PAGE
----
We have had a couple of cooler days here in Melbourne and with the lower temperatures I revel in slow cooked one pot wonders. Throw all your ingredients in the pot, leave it for a couple of hours until your ready for a full-flavoured bowl of wholesome goodness.
Generally I use chuck steak cut into bite sized pieces, particularly if I am serving it with rice. Mince beef also works well and this is my choice if I am serving with corn chips to create nachos. I mince my own beef, either topside or chuck cuts, as I like to know exactly what is in my food and mincing myself I know it is just beef.
Perhaps this is also a hangover from my first job in a supermarket, if not on the checkout I helped out in the butchers’ room, I vividly remember being sent out of the cool room as the butcher added ‘secret’ ingredients to the preservative free mince, the smell of the liquid he added was overpowering. Of course we are going back a good number of years and the regulations were non-existent. I’m certain this wouldn’t be the case today thanks to the pride producers and providers are taking in their goods and a better understanding of the importance of produce being as close to the natural state as possible, we did err from that a little in the early 80s. I definitely encourage developing a relationship with your providers, such as your butcher, being the experts they will guide you on the best cut for your budget and cooking needs.
The chuck cut has quite a lot of marbling and when braised slowly, breaks up and literally melts in your mouth. It is a cut my mother always used for her casseroles, they were her specialty and amazing, we always knew when we were having company as her casserole pot would come out. It is wonderful when taste and smell bring back warm memories of special people, family and love.
This is a recipe you choose the ratio of kidney beans to beef. Or indeed just use beans if you prefer a vegetarian option. Make it to your families taste. I do add quite alot of beans to my list below.
Soak dry beans overnight, boil for about 40 minutes before adding to the pot.
Preparation time: 10 minutes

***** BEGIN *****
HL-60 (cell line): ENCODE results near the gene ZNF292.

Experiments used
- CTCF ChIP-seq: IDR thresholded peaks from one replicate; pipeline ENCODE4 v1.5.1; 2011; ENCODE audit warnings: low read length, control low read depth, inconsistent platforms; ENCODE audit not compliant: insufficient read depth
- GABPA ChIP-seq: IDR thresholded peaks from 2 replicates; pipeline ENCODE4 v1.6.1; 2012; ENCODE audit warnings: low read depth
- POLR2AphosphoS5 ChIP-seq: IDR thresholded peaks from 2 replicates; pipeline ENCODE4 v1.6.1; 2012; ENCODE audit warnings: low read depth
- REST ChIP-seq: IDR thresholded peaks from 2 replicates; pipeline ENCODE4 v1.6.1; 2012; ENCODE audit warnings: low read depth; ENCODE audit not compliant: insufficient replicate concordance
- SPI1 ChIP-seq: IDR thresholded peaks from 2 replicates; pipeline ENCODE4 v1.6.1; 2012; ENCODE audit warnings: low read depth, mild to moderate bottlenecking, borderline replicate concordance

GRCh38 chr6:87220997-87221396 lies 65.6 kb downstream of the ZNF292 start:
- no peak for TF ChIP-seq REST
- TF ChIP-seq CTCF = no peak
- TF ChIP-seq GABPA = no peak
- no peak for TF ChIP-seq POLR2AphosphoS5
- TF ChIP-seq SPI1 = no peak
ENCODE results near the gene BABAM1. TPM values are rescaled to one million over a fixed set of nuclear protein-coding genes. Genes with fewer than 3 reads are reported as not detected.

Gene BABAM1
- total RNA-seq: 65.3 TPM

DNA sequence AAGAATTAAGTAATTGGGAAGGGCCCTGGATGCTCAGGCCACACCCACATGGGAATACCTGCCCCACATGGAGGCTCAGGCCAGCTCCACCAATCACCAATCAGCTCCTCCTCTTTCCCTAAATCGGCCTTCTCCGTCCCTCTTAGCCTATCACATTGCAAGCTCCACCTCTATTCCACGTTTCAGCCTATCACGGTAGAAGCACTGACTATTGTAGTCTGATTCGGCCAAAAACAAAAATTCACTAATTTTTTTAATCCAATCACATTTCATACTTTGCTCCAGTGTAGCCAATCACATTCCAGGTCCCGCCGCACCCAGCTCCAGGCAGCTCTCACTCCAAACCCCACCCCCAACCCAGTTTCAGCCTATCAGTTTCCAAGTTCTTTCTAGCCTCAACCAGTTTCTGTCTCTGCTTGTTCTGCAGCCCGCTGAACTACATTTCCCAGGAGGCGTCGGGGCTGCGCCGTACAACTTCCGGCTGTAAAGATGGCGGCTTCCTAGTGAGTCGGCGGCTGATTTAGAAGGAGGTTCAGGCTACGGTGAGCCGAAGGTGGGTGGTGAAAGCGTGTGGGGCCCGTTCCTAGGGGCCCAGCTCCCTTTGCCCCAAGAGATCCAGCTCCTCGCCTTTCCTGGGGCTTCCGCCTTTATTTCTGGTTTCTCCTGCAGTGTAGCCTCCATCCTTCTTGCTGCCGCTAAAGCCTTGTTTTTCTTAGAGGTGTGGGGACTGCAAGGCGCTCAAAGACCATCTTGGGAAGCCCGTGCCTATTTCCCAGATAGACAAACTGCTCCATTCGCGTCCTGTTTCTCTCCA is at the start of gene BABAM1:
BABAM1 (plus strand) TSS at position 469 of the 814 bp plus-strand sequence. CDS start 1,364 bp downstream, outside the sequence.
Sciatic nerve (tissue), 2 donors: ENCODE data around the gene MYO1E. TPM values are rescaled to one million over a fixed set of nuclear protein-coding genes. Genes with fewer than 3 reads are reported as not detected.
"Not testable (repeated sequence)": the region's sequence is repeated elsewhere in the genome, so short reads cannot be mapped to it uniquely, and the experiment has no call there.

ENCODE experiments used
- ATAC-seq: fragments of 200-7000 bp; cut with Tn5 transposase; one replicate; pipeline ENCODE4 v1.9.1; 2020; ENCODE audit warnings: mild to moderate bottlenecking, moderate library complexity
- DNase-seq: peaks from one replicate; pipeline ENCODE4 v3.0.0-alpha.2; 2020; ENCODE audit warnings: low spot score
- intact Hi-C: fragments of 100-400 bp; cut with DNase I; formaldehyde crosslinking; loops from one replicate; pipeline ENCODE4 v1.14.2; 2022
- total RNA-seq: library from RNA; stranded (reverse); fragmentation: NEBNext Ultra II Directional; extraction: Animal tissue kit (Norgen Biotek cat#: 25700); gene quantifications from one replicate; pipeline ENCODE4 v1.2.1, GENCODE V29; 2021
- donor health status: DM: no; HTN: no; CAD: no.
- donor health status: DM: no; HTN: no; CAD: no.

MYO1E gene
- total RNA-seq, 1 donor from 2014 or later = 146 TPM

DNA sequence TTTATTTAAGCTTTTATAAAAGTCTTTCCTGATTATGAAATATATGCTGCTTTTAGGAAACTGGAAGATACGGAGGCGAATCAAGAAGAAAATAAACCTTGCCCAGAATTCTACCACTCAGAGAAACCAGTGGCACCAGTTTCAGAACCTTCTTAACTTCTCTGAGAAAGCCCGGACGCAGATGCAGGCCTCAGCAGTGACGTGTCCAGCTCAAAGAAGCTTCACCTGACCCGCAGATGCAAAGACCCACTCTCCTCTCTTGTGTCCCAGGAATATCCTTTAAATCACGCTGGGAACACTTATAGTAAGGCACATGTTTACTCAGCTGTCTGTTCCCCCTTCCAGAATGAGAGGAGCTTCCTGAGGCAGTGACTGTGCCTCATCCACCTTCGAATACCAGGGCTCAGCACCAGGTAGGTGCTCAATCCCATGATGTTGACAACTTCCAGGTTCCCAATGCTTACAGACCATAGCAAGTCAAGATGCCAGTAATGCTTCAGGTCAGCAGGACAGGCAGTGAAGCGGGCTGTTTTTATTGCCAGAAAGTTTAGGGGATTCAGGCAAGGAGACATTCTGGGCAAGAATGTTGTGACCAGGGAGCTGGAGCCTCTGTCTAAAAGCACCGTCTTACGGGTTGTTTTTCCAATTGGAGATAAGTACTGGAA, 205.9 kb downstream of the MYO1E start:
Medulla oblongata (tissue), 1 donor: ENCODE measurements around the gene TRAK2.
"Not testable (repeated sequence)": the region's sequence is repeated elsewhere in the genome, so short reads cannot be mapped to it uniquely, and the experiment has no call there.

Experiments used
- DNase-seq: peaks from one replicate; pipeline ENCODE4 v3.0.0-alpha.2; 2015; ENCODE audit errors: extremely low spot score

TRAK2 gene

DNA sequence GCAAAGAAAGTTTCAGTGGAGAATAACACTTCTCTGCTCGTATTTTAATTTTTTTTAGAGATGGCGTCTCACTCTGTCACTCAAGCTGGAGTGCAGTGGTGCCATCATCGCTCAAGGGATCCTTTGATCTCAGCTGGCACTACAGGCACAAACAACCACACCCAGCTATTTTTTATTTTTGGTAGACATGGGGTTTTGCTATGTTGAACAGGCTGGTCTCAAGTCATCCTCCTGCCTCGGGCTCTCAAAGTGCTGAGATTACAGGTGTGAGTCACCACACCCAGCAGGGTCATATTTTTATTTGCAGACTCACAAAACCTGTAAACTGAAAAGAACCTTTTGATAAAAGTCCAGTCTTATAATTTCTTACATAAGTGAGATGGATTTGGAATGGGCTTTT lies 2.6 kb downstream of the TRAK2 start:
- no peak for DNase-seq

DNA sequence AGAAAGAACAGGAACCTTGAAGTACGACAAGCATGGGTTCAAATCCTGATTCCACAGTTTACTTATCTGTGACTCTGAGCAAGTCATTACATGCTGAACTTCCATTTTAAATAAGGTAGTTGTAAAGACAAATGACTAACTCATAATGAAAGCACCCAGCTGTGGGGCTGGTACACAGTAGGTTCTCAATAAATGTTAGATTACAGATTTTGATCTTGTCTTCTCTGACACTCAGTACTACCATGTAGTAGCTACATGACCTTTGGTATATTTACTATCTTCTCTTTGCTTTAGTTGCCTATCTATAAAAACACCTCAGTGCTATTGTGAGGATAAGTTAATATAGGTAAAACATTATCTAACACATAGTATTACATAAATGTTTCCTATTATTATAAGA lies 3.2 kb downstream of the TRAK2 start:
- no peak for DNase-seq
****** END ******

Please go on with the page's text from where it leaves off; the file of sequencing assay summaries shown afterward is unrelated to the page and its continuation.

Serves: 4 (big serves or plenty of leftovers)
- 750 grams Chuck Steak – dice into pieces
- 2 cups cooked red kidney beans (from 1 cup of dry and boiled) or 440g can, drained
- 1 medium onion diced into small pieces
- 2 cloves garlic
- 1 can tomatoes plus optional 2 fresh tomatoes if you have on hand
- 1 tblsp tomato paste
- 2 tsp’s smoked paprika
- 1 tsp cayenne pepper
- 2-3 bay leaves
- 1 tsp dried chili or 1 or 2 small red chillies, this really depends on your tolerance for heat
To avoid adding to much heat – as once it is added it is hard to remove, if using fresh chilis test the heat on the tip of your toungue just a small about will soon show the level of heat.
- small handful of parsley for seving
- sour cream or creme fraiche for serving
- salt and pepper
- additional stock or water as required
- 2 tbspn oil for cooking
- Optional 2 small cubes of dark chocolate
Using a heavy base saucepan heat the oil and saute the onions and finely chopped or crushed garlic add a little salt as his helps release the juices, once the onions start to look translucent (there is no need to cook fully through as they will have plenty of time to complete the cooking process) add the beef pieces and brown the meat.
Add the spices, bay leaves, kidney beans, chili, tomato paste and tin of tomatoes, if the tomatoes and liquid do not cover the beans and meat add a small amount of water, stock or passata if you have on hand.
Set to simmer and leave for 60-90 minutes, during this time continue to check the level of liquid, ensure it doesnt burn and there is enough liquid to create a delicious sauce. I add the fresh tomatoes during the last 20 minutes of cooking, they add another dimension and texture. Just before you take of the heat you can add the chocolate, making sure it melts through. Give it a try it really gives the humble chili and absolute wow factor of richness.
Always taste as you go- you may well need to add pepper and salt, this is such a personal taste. If you find you have overdone the chilis adding sour cream will dull this a little.
There is no set cooking time and in fact you can take it off the heat much earlier, I find the longer the simmer the more enriched the flavours are.
Serve with rice, a spoonful of sour cream or creme faiche and a few parsley leaves (parsley gives a fresh lift to any dish)
Delicious! Chili con carne is wonderful as left overs and freezes really well to have on hand for a quick mid week meal.